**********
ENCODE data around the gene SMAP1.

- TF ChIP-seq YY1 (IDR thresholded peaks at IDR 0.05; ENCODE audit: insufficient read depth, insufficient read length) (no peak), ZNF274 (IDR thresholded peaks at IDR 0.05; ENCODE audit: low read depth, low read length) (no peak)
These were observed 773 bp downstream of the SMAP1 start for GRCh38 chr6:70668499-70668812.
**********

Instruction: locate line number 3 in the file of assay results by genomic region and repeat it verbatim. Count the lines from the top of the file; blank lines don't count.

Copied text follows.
These were observed 773 bp downstream of the SMAP1 start for GRCh38 chr6:70668499-70668812.